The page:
Chat GPT's Answer

Harry, you're right to be concerned about the lack of compliance with AGM requirements, but you can take steps to address this situation while minimizing potential risks.

First, consult with the company secretary to fully understand the implications of not holding the AGM and any other compliance issues.

Seek legal counsel, preferably from a corporate law expert, to guide you on how to handle this and protect yourself and the organization.

Report the AGM non-compliance to the relevant authorities promptly and work with the board and the company secretary to schedule and hold the overdue AGM, ensuring proper procedures and documentation.

Keep thorough records of all actions taken to address the issue, which may be valuable if legal inquiries or audits occur.

Check if the organization has directors and officers (D&O) liability insurance. If not, consider it for the future to protect board members from personal liability in similar situations.

Use this experience to enhance the organization's governance and compliance procedures. Ensure all legal obligations are met promptly. Provide training for all board members on their legal responsibilities and the organization's specific governance requirements.

Maintain transparency and open communication with the board and stakeholders about the situation and the steps being taken to address it.

Remember your commitment to the organization's mission: helping disabled individuals enjoy holidays with their families. Use this dedication to drive positive change and strengthen governance practices.

Prioritize legal compliance while protecting yourself and the organization's reputation.

Chat GPT is getting more human every day and it (still) resides in Cyberspace.

Where is Julie? Where is Julie? I am in Sydney, Australia, and greatly enjoying the spring weather. Over the past month I have had the joy of visiting Melbourne, St Arnaud, Armidale, and Tamworth. I have also been teaching online in Melbourne, New Zealand, and Mumbai, India.

In two weeks, I shall be visiting Brisbane (and I would dearly love to meet you or some of your executive team members whilst I am there delivering the Writing Better Board Papers Course).

If you would like me to run a course in your hometown, give me a call and let's get it scheduled.

Get better Board Papers - Your board's decisions are likely only as good as the papers it receives. If you are less than 100% happy with the papers that your board receives then I have just what you need: A recently updated one-day training course on Writing Better Board Papers.

New content now includes best practice on preparing papers for use with board portals, writing compelling recommendations, and the process for handling questions prior to the board meeting. If you want to recommend it to your executive team (or to come along yourself), I shall be hosting a public course in Brisbane on 15 November. Book at:

If you would prefer an in-house course for your executive team, please call or email me, or ask your training department to contact me at to find a date that suits.

Video resources - I post short video insights on LinkedIn. They disappear after a few days. You might like to visit (and please subscribe to) my YouTube channel to see the videos whenever you want to watch them. Let me know if there are any topics you would like to see addressed and I will see if I can add a video to the channel for you.

Board review - Every board - just like every other team - needs to measure its performance if it hopes to improve. When your board next needs to conduct a performance evaluation or a governance review, please remember that I would be delighted to help. If I can help, please contact me at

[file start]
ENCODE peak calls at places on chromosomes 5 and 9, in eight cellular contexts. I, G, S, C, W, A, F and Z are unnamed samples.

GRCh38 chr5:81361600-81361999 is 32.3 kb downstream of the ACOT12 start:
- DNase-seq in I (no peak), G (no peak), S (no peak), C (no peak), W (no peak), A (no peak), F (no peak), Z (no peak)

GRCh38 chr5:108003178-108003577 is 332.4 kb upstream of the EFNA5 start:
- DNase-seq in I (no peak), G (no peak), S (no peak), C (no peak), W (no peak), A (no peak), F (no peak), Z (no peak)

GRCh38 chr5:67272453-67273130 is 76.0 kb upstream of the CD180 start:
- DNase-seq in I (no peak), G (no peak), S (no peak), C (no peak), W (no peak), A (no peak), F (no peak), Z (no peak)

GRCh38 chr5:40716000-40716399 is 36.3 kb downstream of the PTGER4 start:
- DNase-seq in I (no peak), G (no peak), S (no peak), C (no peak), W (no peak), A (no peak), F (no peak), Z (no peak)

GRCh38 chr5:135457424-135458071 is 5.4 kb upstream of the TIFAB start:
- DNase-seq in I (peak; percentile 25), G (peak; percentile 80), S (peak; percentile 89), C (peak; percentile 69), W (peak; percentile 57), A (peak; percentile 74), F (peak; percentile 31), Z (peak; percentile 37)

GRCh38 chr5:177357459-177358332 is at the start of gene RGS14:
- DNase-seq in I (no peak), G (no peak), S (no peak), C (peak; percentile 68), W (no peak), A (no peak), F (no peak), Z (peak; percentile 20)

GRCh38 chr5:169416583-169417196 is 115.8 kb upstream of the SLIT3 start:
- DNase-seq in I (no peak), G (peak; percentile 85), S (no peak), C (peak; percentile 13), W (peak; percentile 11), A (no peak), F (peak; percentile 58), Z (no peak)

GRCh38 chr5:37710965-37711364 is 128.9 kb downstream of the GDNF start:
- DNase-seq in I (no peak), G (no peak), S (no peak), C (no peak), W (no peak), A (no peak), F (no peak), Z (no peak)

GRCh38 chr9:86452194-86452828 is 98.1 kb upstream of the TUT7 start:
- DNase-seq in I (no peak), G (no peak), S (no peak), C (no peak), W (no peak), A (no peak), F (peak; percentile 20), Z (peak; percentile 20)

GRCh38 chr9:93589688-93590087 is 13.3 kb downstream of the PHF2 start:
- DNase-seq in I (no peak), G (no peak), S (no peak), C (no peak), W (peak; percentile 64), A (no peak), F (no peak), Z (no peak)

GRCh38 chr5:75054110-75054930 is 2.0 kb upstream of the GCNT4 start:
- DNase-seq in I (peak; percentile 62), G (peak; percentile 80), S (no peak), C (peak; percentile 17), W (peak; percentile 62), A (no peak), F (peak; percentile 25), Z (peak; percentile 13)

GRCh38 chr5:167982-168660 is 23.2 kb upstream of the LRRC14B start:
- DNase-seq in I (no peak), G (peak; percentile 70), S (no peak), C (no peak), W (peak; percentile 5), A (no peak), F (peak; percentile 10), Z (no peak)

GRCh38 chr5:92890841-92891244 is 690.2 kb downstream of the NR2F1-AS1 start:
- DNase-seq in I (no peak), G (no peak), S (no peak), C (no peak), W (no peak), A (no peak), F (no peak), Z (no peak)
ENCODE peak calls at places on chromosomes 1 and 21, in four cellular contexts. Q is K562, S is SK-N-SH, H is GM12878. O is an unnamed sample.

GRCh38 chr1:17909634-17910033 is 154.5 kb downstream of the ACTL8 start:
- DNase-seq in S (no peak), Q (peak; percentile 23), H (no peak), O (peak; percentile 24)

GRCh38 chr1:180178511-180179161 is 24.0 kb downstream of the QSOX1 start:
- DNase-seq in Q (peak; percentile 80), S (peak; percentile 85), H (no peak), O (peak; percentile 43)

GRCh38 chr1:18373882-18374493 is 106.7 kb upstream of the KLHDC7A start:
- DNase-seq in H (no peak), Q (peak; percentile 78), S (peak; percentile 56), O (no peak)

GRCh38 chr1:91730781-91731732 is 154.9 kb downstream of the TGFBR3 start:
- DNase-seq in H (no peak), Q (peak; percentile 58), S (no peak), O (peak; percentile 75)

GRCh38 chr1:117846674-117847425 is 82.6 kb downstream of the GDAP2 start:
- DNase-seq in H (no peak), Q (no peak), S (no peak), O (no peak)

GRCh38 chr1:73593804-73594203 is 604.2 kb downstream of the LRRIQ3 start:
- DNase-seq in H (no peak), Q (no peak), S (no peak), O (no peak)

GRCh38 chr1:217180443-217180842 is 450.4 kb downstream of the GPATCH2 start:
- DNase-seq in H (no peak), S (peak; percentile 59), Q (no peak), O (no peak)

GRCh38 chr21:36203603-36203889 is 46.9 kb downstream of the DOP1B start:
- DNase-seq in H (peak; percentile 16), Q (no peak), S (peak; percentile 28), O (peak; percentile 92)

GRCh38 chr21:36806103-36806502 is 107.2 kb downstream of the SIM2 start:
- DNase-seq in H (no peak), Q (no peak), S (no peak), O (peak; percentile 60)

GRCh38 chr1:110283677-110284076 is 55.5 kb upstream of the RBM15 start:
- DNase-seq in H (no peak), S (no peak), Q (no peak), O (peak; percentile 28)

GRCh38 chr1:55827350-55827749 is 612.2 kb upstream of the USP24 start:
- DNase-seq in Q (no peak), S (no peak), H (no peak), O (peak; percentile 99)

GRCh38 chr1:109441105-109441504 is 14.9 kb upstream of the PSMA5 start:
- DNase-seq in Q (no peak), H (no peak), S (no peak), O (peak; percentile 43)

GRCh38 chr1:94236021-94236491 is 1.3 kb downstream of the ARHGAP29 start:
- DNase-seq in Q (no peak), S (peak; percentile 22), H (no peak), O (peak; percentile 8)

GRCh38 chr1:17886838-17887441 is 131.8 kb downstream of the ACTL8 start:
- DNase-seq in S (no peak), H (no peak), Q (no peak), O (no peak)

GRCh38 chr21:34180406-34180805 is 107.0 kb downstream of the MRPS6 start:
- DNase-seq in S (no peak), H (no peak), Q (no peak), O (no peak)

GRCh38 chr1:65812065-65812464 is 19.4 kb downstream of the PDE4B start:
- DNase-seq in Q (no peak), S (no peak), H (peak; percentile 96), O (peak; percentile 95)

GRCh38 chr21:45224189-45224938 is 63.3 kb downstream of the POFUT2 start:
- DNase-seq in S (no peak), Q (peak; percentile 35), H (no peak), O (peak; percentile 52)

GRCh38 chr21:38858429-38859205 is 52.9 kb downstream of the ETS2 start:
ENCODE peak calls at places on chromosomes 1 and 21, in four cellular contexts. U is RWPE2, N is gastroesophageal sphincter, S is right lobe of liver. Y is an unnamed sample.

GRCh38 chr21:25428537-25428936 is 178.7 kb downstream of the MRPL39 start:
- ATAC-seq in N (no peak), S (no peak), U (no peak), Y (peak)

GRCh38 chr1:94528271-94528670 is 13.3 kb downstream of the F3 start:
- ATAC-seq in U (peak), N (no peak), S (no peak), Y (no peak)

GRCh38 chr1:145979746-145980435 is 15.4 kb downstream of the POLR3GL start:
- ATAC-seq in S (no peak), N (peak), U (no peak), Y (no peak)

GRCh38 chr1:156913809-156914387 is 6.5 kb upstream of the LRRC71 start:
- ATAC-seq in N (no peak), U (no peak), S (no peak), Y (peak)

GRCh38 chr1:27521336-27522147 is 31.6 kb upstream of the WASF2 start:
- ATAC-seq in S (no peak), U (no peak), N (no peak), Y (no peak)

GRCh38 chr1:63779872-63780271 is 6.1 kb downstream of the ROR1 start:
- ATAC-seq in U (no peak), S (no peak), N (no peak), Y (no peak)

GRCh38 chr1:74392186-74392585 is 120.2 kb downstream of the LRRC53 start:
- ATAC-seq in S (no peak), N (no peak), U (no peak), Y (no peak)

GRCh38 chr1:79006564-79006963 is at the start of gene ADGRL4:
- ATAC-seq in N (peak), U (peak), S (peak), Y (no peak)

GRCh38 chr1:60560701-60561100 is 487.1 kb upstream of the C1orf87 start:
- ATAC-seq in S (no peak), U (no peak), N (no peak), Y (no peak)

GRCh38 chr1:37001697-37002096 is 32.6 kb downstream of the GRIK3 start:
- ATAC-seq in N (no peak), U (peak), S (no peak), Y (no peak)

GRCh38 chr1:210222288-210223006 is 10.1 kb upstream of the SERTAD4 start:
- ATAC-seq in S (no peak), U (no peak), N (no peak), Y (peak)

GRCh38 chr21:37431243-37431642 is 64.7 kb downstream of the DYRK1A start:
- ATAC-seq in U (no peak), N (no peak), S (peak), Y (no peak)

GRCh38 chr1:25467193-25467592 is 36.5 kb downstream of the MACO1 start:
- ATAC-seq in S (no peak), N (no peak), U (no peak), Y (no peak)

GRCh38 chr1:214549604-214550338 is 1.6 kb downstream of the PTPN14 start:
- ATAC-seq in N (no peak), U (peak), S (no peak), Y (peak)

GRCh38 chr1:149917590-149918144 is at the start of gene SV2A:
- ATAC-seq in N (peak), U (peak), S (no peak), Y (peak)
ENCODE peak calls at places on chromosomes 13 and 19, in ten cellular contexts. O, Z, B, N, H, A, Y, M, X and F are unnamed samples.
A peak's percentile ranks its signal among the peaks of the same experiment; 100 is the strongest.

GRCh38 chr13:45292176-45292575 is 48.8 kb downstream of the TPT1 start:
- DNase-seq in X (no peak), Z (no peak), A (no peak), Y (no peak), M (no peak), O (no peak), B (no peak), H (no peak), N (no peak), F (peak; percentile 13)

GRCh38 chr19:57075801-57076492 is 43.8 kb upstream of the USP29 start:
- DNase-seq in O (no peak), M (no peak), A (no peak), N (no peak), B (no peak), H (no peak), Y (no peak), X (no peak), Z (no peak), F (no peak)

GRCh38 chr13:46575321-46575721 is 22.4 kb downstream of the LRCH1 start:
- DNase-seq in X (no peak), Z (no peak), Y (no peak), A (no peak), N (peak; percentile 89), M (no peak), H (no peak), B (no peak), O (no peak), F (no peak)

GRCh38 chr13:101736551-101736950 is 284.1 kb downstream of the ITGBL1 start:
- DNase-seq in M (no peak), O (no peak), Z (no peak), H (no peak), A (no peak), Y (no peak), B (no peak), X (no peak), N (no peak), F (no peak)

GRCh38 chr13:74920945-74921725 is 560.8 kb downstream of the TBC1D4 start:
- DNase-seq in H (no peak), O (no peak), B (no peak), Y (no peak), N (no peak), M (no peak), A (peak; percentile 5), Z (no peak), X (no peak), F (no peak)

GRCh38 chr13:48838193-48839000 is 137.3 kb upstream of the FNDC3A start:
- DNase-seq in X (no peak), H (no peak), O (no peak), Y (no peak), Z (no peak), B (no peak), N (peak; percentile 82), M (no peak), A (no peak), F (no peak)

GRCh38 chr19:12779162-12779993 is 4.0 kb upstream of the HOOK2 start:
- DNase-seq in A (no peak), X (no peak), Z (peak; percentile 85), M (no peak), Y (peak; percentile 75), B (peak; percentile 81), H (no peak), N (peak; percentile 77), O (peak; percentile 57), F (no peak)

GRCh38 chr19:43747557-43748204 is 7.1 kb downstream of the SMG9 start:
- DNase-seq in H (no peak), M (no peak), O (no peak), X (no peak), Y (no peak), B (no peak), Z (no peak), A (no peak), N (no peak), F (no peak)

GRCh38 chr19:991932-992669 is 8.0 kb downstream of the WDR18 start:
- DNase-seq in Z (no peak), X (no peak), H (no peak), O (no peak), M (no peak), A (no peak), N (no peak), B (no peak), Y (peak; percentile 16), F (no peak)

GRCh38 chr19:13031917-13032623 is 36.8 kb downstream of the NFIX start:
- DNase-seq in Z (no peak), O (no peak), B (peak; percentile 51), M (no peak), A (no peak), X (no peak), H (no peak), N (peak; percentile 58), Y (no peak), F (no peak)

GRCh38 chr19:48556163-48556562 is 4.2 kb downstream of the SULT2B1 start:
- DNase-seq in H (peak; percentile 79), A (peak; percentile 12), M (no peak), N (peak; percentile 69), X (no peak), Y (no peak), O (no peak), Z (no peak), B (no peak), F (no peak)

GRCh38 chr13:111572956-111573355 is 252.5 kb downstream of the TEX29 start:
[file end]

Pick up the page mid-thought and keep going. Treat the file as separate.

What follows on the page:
Inspirational quote for November


Poor Harry may have just had a scare; the experience should teach him to prepare better in future and to keep an eye on the reporting and stakeholder engagement obligations of his boards.

A note on names - A few readers have asked me where I find the names for the protagonists in each case study; I 'borrow' them from people I meet or things that I read. Harry is a medieval form of Henry, which is from the Germanic name Heimerich, from heim, meaning "home" and ric, meaning "power, ruler". It is easy to dismiss scheduling AGMs and other administration as mere 'house-keeping' but if they are not done your power will soon be frittered away on resolving past problems rather than facing the future.

This newsletter - If you have any ideas for improving the newsletter please let me know. If you are reading a forwarded copy, please visit my website and sign up for your own subscription.

Suggestions for dilemmas - Thank you to all the readers who have suggested dilemmas. They are greatly appreciated. I will answer them all eventually. I could not write this newsletter without your help and without the generous help of all the experts who respond each month to the case studies.

Be a contributor - if you would like to attempt a response to the dilemmas for publication you will be most welcome. Simply reply to this email and let me know. I am always on the lookout for new talent from around the world so please reach out if that sounds like something you could do. I am also always grateful for the generous sharing of the current and past contributors. I couldn't create such an engaging newsletter without their help.

Let's connect - I use LinkedIn to share information about boards and directorship with my friends and acquaintances. If you use LinkedIn and we are not yet connected I will welcome a connection from you. You can find me at

Farewell until the next issue due 1 December. I look forward to greeting you again then and am wondering just how this year went past so fast.

Enjoy governing your companies, it is a privilege!

Best regards,

Main photo by Mubariz Mammadli at

Quote Illustration by Julie Garland McLellan

Disclaimer: The opinions expressed above are general in nature and are designed to help you to develop your judgement as a director. They are not a definitive legal ruling and do not constitute legal advice. Names and some circumstances in the case study have been changed to ensure anonymity. Contributors to this newsletter comment in the context of their own jurisdiction; readers should check their local laws and regulations as they may be very different.

Privacy: I am privileged to have your contact details and keep them as safely as possible. I will alert you if they are ever accessed by any unauthorised person. The technical staff at ayuda help with publishing and issuing the Director's Dilemma and have access so they can send the newsletters to you. I do not sell your details to anyone; they are kept only for the intended purpose - sending you this newsletter and helping to build the judgement of company directors by providing a safe way to consider potential responses to real life events.